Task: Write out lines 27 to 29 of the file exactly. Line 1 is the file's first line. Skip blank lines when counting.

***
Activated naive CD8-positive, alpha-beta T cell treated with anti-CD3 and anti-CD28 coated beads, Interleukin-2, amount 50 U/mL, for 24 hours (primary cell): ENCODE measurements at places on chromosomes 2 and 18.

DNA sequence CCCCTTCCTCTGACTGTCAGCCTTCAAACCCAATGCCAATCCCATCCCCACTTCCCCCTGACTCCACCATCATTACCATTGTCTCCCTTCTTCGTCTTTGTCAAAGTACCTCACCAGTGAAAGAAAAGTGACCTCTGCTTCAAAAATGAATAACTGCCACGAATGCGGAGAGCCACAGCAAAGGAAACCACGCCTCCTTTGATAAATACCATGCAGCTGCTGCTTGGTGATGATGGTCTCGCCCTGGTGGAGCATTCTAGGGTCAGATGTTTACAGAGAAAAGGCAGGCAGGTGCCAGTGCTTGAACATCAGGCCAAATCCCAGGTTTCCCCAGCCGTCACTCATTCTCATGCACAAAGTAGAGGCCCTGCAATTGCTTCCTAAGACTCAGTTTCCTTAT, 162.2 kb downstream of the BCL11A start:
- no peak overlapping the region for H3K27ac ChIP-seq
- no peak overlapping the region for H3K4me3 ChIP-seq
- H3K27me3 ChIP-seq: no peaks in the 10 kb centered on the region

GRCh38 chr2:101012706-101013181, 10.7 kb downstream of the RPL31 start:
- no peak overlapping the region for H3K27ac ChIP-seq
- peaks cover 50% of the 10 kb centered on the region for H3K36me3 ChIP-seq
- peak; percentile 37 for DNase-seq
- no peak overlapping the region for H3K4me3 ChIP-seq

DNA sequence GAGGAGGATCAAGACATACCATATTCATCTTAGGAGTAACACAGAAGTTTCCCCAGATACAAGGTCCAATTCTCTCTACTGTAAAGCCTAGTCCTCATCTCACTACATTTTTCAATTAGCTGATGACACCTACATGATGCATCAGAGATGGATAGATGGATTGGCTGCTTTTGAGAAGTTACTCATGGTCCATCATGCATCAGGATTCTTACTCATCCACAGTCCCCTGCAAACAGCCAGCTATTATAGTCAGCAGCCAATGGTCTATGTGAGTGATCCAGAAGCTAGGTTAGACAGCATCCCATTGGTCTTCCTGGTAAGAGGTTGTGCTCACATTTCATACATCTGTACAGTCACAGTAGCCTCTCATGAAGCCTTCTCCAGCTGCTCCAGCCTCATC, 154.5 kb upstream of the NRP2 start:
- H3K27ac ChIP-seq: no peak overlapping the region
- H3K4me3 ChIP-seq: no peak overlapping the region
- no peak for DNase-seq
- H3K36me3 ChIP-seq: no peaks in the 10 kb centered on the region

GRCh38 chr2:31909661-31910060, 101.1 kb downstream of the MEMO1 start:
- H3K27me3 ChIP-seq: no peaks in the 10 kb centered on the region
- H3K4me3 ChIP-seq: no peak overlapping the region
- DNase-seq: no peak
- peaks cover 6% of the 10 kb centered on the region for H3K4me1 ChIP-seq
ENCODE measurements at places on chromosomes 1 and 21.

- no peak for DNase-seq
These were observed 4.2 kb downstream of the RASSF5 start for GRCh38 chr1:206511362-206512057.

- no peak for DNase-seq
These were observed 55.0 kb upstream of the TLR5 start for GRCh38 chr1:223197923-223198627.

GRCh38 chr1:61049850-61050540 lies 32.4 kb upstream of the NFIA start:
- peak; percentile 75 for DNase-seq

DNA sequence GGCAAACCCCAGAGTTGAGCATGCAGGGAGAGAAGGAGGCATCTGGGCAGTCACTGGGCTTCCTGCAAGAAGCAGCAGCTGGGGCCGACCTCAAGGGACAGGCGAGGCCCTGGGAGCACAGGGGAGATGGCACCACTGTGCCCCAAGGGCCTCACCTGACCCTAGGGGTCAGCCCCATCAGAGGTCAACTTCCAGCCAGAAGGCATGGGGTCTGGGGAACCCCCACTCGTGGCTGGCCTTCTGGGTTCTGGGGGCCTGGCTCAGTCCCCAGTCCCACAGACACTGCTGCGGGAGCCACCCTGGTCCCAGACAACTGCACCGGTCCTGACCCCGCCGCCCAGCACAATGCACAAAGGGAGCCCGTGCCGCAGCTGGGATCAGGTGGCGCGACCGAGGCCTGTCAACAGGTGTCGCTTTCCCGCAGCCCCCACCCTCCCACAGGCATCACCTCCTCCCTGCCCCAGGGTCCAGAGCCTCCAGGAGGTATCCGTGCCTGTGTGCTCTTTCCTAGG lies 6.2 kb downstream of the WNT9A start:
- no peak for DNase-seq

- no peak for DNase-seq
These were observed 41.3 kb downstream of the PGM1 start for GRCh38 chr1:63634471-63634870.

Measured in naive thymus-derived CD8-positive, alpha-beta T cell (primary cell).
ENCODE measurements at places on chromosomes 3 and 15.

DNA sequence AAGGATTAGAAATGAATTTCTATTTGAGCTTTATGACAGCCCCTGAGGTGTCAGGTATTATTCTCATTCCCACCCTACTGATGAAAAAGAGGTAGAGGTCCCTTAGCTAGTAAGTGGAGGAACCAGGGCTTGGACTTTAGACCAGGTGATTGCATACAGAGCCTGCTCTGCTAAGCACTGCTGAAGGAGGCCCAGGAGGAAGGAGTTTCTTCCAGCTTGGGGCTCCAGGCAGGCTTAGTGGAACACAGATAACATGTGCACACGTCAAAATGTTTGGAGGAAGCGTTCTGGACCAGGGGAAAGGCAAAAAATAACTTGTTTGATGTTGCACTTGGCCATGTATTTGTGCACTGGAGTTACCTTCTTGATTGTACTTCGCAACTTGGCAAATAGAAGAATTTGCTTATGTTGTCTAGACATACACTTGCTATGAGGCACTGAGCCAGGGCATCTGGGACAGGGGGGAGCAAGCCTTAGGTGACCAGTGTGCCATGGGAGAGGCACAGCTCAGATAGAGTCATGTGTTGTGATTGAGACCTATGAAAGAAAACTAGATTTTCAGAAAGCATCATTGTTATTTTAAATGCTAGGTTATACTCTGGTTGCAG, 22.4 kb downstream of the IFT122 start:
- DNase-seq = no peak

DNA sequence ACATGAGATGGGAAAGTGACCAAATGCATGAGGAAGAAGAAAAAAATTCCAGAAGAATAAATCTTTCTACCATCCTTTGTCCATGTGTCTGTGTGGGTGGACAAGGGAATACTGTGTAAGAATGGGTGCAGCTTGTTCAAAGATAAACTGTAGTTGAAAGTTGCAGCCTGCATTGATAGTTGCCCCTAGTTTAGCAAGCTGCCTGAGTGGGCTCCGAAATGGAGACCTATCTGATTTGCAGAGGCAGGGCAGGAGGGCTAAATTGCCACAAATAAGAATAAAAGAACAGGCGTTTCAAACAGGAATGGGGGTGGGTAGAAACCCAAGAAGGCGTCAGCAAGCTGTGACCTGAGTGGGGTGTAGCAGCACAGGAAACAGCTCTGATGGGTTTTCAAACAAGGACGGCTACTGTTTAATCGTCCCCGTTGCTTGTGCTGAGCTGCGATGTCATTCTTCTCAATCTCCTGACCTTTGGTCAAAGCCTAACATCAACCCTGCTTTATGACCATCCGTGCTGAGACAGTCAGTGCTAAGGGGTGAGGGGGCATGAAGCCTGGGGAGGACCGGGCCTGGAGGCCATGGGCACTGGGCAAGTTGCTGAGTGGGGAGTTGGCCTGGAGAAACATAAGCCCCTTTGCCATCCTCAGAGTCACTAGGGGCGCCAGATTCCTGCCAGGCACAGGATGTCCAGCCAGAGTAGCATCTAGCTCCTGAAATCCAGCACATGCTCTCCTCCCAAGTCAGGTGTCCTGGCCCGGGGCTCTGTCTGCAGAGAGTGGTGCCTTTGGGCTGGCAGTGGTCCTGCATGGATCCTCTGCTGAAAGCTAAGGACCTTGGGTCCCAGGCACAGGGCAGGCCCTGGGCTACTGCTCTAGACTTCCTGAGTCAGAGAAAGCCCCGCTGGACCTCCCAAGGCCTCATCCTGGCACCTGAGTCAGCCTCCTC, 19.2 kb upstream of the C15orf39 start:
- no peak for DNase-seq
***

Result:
- peak; percentile 75 for DNase-seq

DNA sequence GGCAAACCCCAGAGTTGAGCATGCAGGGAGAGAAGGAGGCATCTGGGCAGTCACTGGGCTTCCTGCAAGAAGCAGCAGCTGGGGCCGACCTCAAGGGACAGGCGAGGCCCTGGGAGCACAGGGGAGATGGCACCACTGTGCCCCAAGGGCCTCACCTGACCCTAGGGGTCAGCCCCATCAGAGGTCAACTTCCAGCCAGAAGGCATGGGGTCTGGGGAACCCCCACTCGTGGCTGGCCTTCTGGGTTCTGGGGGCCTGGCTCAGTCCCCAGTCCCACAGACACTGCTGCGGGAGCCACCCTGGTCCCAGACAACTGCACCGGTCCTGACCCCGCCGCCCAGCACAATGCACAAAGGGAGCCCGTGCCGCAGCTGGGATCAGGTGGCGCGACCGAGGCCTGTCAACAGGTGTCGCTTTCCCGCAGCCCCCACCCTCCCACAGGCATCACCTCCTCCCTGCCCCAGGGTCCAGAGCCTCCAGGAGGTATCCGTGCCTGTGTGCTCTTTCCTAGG lies 6.2 kb downstream of the WNT9A start:
- no peak for DNase-seq